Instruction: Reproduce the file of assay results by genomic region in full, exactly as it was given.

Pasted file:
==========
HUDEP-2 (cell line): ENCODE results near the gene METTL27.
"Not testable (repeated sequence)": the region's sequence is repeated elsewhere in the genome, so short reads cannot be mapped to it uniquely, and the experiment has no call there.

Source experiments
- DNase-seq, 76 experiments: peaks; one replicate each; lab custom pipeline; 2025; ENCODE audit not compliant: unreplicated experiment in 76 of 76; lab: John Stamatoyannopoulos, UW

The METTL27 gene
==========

HUDEP-2 (cell line): ENCODE results near the gene METTL27.
"Not testable (repeated sequence)": the region's sequence is repeated elsewhere in the genome, so short reads cannot be mapped to it uniquely, and the experiment has no call there.

Source experiments
- DNase-seq, 76 experiments: peaks; one replicate each; lab custom pipeline; 2025; ENCODE audit not compliant: unreplicated experiment in 76 of 76; lab: John Stamatoyannopoulos, UW

The METTL27 gene